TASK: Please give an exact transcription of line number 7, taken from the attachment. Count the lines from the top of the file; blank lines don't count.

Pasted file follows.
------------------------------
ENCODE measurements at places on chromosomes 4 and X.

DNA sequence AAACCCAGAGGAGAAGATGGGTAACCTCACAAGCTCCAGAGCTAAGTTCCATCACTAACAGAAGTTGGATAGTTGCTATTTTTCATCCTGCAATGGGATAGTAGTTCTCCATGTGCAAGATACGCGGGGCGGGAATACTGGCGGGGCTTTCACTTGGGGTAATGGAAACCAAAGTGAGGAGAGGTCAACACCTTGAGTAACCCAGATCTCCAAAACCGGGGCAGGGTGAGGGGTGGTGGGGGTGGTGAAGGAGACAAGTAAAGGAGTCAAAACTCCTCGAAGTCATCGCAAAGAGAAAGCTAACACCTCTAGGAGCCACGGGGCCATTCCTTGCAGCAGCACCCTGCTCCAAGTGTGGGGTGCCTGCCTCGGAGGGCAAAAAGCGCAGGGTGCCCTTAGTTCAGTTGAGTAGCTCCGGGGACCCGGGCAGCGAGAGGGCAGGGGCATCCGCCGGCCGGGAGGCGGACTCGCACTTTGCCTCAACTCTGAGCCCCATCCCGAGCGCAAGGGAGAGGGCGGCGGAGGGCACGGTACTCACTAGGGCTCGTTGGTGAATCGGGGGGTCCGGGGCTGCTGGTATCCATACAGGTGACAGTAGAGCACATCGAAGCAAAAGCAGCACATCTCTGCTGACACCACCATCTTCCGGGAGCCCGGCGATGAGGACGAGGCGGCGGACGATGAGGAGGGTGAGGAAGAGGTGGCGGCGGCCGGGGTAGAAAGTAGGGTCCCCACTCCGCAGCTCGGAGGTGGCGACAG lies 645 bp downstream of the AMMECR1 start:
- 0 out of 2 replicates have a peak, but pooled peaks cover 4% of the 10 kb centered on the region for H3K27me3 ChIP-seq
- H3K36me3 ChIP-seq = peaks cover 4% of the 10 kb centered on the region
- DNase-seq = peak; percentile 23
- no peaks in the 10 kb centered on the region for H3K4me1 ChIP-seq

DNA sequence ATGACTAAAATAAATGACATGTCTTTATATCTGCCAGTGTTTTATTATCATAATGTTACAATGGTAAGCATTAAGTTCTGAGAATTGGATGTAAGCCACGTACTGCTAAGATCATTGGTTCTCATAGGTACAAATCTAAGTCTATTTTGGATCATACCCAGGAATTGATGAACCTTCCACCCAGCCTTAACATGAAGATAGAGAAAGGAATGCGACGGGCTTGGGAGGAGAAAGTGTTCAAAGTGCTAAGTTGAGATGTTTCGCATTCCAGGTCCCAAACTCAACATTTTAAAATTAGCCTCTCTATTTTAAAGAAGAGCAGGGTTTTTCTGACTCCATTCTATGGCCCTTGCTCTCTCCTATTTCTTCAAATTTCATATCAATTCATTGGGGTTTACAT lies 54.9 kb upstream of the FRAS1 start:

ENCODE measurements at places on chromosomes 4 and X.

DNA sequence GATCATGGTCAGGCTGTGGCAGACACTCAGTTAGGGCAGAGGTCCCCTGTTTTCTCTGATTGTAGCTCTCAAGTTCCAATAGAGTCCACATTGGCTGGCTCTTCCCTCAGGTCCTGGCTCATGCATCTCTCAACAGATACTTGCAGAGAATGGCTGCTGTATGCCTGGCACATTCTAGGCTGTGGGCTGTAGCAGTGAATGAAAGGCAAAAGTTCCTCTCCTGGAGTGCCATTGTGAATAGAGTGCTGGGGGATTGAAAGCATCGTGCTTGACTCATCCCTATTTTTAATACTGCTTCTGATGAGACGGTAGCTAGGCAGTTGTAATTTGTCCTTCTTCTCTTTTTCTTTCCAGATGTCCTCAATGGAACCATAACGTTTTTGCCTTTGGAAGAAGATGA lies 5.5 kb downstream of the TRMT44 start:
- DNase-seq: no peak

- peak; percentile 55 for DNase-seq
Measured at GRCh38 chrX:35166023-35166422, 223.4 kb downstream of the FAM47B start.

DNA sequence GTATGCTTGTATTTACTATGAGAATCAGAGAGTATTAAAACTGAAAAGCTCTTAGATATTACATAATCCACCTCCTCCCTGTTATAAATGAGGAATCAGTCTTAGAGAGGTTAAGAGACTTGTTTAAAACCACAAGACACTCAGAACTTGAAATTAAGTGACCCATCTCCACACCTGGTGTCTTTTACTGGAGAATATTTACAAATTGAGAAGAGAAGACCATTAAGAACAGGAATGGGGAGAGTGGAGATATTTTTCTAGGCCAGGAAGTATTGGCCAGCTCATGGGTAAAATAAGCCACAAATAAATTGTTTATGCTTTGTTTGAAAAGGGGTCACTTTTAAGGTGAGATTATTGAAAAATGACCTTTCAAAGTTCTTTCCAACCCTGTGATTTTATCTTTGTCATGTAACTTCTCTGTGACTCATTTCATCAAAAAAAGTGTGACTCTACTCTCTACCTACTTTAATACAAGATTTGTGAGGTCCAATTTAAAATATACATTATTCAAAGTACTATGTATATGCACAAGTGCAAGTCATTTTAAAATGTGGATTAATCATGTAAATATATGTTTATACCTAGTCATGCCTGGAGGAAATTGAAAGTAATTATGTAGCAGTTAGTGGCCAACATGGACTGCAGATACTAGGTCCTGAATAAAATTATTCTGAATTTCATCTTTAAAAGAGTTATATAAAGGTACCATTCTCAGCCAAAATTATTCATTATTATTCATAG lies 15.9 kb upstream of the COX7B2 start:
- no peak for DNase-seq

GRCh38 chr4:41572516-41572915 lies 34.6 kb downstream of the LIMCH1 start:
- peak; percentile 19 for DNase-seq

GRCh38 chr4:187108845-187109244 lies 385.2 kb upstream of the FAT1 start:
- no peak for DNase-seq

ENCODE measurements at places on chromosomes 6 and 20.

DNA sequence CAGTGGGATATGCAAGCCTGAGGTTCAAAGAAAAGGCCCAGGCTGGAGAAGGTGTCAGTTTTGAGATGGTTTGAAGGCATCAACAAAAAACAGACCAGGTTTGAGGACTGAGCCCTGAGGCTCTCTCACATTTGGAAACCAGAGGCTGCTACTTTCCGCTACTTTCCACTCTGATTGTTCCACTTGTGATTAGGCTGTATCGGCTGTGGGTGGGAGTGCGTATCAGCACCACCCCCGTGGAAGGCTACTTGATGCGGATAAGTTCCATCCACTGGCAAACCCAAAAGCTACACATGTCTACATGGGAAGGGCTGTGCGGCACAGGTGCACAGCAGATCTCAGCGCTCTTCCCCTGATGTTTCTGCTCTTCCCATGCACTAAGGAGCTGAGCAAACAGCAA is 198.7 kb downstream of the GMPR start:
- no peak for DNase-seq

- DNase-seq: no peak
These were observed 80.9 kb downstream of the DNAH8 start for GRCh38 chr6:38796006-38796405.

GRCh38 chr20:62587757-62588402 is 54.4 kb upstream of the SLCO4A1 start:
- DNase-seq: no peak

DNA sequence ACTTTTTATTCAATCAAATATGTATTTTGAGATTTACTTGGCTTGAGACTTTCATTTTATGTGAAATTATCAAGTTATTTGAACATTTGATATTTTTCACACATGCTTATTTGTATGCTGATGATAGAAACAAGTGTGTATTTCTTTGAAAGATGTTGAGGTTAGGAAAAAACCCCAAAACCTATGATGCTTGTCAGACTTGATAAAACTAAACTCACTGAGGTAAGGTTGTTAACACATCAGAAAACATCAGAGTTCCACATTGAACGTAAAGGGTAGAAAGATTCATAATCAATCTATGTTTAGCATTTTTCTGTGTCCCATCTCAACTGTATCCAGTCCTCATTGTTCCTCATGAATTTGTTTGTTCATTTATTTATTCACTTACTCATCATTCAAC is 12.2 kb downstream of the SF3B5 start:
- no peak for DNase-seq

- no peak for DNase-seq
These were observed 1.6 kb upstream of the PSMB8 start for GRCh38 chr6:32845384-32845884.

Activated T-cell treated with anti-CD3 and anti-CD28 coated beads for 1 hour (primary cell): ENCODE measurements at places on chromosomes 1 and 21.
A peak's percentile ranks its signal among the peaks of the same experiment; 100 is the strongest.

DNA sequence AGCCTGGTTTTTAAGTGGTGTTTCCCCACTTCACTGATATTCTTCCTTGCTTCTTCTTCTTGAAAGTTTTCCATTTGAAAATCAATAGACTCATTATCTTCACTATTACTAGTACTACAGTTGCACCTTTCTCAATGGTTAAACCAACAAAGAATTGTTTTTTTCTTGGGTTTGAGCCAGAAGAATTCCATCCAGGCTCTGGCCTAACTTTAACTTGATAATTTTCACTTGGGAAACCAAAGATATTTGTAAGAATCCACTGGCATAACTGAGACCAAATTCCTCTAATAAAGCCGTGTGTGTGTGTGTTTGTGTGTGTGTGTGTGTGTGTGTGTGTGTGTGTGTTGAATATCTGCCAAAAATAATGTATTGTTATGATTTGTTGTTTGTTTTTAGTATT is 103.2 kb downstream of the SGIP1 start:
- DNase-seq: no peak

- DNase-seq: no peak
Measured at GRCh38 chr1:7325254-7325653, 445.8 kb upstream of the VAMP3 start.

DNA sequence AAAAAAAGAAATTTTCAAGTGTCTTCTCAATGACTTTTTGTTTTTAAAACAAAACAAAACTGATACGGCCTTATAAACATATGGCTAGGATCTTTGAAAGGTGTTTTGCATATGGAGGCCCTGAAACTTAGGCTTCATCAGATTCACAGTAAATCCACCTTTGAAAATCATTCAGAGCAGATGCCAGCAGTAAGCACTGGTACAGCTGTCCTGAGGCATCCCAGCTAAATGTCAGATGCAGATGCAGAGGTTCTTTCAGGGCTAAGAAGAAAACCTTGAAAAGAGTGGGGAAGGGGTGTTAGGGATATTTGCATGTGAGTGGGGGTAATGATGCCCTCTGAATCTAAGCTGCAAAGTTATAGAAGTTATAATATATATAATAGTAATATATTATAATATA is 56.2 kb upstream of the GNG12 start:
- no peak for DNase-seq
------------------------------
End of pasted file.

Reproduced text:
DNA sequence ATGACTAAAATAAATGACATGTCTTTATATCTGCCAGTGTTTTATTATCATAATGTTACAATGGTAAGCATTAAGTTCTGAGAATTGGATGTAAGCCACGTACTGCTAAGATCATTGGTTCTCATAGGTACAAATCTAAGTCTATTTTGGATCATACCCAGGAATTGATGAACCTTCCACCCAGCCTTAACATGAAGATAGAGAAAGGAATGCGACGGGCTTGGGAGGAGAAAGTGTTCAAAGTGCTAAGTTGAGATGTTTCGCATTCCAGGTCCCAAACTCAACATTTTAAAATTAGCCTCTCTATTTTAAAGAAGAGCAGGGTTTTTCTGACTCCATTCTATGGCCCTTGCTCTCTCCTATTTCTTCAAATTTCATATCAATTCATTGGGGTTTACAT lies 54.9 kb upstream of the FRAS1 start: